Sedating him on a ventilator would not make his life any more or less meaningful, however, it would extend his life on Earth beyond the point at which he has told us it's time for him to leave. Placing him on a ventilator would put the decision for when he leaves in my own hands, and I whole-heartedly believe that this is not my decision to make. 

On finding an online support group. Can I tell you how much we love our Ohtahara Syndrome facebook group? And our Yahoo group? And, of course, our fellow blog readers and writers and the special woman who I've never met in person, but with whom I have weekly phone conversations about life as the mother of a medically complex child? If it's out there, we have joined it, and we are so incredibly grateful for the knowledge we have gained from doing so.

On giving up. I can understand how someone not in our position would be concerned that we are giving up. I can also understand how someone who has been in our position would be concerned that we are giving up-- again, the reason that I am writing this post so that I do not find myself in such a position. It would be absurd to think that I will coast through life without questioning every decision that we have made for MC, but I can tell you this:

I lived this past Monday thinking that it would be MC's last day here on Earth. In fact, it was not, and I truly believe that it was MC giving us an opportunity to reflect on the actions we took, so that when the time actually comes, we can know that we did everything in our power to give him the life we know he deserves. I am confident that we have.

From traveling across the globe to conceive him, to arranging an air ambulance to rescue him, to admitting him to the number one neurology hospital in the country, to giving up every aspect of my life to move into the hospice home with him, to spending hours on Monday supporting his chest with my bare hand so that he could remain  in a fine tuned position that would allow him to continue to breathe. I do not feel the need to share details about our exhaustive efforts to heal MC, about the sacrifices we have made for him, about the selfless decisions we have made to give him comfort at the expense of our own, as these are decisions that Duane and I, and only Duane and I, will have to live with for the rest of our lives. What I will share with you, however, is this:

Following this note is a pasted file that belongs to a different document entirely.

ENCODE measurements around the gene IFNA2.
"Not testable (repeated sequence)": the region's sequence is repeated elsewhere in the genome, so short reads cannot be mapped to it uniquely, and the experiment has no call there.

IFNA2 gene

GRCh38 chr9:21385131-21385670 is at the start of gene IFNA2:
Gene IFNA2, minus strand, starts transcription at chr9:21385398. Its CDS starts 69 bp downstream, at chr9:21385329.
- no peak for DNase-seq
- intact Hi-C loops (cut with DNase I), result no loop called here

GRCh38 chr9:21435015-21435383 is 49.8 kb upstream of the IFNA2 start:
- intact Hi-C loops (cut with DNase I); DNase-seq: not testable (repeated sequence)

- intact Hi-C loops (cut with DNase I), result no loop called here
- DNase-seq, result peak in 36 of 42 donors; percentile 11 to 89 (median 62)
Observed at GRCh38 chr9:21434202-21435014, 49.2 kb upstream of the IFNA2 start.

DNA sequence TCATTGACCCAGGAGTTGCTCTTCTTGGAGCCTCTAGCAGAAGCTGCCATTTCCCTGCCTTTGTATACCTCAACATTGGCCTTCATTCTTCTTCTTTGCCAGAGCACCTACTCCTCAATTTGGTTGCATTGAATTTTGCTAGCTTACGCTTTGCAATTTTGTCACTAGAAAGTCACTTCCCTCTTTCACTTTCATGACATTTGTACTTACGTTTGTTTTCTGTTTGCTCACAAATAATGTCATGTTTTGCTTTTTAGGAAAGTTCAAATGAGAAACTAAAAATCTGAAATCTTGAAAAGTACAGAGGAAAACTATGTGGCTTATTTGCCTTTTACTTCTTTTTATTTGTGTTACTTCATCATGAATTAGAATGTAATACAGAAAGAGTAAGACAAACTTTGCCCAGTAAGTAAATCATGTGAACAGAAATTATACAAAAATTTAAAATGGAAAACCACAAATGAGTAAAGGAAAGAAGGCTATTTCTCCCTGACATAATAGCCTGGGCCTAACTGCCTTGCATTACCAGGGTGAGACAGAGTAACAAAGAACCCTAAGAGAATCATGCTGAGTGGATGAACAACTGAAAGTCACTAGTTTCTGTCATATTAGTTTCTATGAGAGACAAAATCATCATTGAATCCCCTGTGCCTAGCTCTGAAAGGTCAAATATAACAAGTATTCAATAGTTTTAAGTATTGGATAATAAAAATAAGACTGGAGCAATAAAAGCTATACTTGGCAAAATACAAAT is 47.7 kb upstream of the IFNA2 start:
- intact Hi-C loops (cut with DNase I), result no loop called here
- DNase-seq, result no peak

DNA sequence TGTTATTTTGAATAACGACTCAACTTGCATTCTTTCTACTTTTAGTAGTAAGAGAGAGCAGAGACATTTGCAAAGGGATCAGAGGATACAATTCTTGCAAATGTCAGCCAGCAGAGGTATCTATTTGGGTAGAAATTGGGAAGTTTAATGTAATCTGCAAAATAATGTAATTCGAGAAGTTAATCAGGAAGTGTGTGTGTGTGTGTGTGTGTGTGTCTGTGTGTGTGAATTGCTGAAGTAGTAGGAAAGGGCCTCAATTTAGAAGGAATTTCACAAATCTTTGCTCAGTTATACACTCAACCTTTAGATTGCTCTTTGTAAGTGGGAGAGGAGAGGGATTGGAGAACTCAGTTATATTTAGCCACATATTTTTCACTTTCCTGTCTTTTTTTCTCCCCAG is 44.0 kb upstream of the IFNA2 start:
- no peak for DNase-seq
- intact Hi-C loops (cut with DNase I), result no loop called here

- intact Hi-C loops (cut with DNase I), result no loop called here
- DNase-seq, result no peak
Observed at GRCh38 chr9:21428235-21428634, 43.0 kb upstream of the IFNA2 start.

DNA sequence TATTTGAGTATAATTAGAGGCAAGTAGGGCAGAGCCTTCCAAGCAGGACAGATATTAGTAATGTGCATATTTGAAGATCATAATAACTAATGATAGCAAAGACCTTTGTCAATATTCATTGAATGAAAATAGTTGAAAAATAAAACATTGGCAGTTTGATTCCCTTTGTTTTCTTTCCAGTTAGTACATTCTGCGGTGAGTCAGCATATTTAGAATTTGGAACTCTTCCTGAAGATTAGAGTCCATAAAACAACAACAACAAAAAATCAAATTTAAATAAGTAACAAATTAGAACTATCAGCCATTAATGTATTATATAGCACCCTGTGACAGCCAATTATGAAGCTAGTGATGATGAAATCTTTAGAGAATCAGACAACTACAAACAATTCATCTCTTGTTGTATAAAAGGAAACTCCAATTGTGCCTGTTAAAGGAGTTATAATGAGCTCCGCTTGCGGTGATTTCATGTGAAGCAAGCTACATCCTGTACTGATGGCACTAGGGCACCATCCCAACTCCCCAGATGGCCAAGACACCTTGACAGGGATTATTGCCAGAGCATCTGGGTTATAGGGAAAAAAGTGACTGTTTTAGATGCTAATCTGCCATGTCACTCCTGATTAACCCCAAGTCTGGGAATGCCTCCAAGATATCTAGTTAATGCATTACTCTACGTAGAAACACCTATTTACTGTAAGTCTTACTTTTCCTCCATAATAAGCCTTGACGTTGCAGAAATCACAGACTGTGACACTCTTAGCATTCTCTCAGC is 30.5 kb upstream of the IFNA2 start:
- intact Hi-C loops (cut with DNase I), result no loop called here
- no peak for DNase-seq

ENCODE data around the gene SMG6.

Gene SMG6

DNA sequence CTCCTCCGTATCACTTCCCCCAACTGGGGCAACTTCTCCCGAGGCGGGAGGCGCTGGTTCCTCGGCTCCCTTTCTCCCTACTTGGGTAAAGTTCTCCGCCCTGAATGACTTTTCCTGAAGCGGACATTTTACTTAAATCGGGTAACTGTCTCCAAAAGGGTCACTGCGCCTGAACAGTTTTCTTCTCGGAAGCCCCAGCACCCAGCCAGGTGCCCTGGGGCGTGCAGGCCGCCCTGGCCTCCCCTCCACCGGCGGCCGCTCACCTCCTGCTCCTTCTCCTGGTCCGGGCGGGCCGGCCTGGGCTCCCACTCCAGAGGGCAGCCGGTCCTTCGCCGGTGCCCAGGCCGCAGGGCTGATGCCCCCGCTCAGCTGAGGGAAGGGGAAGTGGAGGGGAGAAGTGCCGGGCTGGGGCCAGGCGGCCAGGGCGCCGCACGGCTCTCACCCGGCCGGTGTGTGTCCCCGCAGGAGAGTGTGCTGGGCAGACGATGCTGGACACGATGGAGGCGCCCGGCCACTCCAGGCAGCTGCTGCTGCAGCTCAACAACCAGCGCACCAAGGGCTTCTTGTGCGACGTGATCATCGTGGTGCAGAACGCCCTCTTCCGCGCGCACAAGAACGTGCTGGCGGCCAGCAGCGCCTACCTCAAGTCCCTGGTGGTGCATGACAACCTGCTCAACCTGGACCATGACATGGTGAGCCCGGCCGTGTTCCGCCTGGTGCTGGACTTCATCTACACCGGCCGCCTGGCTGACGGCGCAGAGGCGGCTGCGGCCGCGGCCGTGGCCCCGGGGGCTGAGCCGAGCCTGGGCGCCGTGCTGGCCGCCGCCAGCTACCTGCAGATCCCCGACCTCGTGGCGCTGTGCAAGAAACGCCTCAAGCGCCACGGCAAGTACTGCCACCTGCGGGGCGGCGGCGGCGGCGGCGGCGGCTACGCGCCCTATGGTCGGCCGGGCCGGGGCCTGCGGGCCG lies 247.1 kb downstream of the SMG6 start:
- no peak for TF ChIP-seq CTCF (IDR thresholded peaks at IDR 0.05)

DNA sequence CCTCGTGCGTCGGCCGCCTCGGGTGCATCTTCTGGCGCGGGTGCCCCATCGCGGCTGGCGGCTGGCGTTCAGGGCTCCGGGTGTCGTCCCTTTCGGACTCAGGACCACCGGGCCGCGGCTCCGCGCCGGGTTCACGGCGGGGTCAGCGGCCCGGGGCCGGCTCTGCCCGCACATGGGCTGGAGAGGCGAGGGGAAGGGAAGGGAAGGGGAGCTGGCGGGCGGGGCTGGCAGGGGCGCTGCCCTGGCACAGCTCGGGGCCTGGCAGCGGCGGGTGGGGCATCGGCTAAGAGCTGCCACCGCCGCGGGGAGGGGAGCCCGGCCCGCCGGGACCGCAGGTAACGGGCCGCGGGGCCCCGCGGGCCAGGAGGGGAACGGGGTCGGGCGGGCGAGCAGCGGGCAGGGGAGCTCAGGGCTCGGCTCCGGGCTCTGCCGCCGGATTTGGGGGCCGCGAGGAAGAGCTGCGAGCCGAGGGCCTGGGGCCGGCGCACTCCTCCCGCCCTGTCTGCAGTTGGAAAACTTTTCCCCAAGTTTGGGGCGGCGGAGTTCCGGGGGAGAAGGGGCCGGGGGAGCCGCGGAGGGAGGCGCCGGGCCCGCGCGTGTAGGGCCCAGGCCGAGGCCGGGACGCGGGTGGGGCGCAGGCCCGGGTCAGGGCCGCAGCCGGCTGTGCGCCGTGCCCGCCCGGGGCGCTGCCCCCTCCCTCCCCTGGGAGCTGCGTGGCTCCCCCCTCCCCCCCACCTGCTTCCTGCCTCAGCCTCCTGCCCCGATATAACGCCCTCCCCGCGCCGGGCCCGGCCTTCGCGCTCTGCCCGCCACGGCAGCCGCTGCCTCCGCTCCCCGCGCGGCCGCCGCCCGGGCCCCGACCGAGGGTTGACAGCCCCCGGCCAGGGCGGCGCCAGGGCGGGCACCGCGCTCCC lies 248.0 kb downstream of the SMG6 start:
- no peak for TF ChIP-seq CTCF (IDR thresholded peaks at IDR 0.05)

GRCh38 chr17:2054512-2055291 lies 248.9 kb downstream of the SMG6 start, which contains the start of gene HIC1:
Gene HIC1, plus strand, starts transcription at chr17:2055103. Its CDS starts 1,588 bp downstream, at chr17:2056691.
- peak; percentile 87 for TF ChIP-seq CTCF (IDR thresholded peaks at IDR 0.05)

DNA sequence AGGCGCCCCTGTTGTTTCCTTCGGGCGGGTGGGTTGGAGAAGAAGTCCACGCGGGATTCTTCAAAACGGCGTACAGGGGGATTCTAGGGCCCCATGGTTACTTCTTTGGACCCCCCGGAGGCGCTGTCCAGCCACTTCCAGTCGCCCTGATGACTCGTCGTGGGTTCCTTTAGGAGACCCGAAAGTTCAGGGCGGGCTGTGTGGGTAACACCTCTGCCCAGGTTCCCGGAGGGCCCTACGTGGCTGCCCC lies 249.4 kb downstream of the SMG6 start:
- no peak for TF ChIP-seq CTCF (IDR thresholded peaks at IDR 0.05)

I have never ever given up on MC, and I never ever will. 


Friday, December 7, 2012

On Being A Mom in the World of Ten

This past weekend, noting that MC's status had declined significantly, I asked our hospice director just how sick she thought he was. On a scale of 1 to 10, she said, he's about an 8 or 9. 


I expected this answer, it being consistent with what I would have responded had someone posed the same question to me. The grave assessment, however, left me no more concerned about MC's health than I have been for the past 8  months. You see, the fascinating thing about MC is that he has managed to live his entire life as an 8 or 9.

Until 3:42 a.m. Monday morning... when he entered the World of Ten.

At that time, he had exhausted all available respiratory support options on hand at his Home, and the next step would be to transfer him to the PICU for ventilatory support.

I had already decided previously that when we got to this point, I did not want MC existing sedated on a ventilator... as his condition predicts that he would never come off.

It is, however, one thing to make such decisions hypothetically, and another to make them in the moment.

Duane arrived shortly, and ultimately, we decided that we would not take MC back to the hospital. We would begin to live in the World of Ten.

For a while now, I have had a vision of what I wanted for MC when we arrived in the World of Ten.

Everyone who meets MC remarks on his spirit. A baby buddha, a magical child, a wise old soul-- these are just some of the descriptions I've heard from others.


But this remarkable spirit, it struggles to exist parallel to total chaos and confusion.-- constant seizures, uncontrollable convulsions, labored breathing-- it is often exhausting just watching MC be.

As I was reflecting on who MC is, and what I wanted for him when we arrived, I realized, incredibly, that MC is India. A tranquil spirit amidst tangible turmoil.

At this point in time, my only wish for my Indian spirited child is that he find peace. 


On the surface, it might appear that this decision would be in direct contradiction with what I want for myself. After all, peace for MC means choosing drugs that will sedate him, rather than allow him to interact; positioning him so that he can breathe easier, rather than cuddle him in my arms; allowing him to remain in his Home, rather than exhaust every possible medical intervention.

But in fact, MC has given me the greatest gift ever.

For the longest time, I struggled with not feeling like a mom. I had always anticipated that once my babies were born, I would recoup those lost surrogacy feelings by engaging in playgroup/babycenter/SAHM overdrive.

In fact, these past eight months have been unlike anything I  ever imagined, and I have to come to realize that all those little things that I thought would make me a mom, didn't really matter at all.

Ever since Monday, when I began living with the knowledge that my son will die, I have FELT it with every decision that I've made. I have FELT that I am A Mom.

Because making selfless decisions irrespective of my own feelings so that my child can know peace, THAT is what it means to truly be A Mom.

Thank you, MC, for teaching me this. Thank you for making me A Mom.